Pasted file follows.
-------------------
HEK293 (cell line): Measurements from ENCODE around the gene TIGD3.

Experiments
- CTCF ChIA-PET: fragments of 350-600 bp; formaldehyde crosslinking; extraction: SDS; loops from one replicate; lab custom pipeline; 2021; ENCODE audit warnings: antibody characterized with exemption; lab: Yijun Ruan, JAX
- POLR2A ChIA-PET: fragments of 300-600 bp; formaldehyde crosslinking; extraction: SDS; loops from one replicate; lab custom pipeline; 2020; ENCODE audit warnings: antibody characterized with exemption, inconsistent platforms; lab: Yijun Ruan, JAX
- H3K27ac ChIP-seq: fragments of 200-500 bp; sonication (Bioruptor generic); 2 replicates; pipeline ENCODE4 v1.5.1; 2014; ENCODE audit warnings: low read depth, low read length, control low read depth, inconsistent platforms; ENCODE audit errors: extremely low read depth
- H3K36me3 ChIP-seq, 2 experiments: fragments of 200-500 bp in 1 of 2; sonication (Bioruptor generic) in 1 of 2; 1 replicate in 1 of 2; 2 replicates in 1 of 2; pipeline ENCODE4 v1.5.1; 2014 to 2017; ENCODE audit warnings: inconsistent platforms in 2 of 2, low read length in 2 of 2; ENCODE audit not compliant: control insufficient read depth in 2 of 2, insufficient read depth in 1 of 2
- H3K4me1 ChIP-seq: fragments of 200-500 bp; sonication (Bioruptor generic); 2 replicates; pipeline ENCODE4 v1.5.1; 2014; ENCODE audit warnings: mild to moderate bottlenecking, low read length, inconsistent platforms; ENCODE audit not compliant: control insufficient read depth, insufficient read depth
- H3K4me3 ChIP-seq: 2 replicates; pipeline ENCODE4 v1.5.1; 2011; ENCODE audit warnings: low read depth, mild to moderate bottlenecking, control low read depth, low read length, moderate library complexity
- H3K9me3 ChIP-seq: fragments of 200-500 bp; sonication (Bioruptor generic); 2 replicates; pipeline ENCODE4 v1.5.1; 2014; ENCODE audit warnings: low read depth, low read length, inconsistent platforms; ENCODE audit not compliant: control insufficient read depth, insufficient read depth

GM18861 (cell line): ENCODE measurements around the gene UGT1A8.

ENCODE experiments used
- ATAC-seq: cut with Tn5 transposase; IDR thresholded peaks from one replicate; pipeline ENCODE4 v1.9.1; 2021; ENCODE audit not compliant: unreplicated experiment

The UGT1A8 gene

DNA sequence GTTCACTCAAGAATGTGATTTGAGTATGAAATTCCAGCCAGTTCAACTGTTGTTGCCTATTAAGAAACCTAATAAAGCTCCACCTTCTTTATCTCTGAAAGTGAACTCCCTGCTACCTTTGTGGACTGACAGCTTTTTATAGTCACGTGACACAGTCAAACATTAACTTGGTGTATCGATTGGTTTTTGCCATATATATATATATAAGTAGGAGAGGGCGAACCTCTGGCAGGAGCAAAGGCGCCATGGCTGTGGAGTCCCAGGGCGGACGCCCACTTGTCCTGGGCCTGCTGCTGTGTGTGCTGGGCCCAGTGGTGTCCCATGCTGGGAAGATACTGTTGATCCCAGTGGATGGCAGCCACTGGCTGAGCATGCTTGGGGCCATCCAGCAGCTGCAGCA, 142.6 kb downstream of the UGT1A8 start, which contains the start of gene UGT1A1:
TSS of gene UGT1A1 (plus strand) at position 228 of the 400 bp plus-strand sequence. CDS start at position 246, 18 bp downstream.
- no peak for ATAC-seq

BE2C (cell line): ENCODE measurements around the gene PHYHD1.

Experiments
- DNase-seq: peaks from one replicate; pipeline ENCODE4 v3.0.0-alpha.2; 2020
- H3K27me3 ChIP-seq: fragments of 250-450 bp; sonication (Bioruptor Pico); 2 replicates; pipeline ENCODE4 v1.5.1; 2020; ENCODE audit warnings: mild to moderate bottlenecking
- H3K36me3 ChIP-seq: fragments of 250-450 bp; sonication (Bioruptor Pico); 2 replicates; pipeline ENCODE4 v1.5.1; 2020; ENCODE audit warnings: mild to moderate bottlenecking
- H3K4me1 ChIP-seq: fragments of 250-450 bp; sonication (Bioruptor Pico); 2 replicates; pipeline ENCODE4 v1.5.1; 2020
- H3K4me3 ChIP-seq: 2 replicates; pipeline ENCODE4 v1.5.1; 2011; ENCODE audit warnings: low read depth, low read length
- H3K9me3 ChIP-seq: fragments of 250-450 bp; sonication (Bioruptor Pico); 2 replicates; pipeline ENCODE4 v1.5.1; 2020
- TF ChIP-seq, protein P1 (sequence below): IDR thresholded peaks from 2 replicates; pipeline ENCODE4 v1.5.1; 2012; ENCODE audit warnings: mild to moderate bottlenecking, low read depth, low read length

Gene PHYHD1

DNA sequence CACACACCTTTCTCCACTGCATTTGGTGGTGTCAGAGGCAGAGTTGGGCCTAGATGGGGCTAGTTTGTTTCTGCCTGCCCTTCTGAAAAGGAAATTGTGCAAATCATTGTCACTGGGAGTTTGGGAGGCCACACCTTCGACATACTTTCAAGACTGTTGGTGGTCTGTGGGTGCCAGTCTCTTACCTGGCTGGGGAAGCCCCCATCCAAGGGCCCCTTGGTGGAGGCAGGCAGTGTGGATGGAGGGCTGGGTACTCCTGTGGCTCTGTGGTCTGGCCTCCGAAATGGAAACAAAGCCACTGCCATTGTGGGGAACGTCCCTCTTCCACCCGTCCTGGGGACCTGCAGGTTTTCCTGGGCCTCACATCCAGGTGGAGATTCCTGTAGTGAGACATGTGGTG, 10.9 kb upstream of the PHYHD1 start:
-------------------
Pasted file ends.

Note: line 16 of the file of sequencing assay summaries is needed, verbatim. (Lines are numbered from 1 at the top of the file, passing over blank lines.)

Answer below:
- no peak for ATAC-seq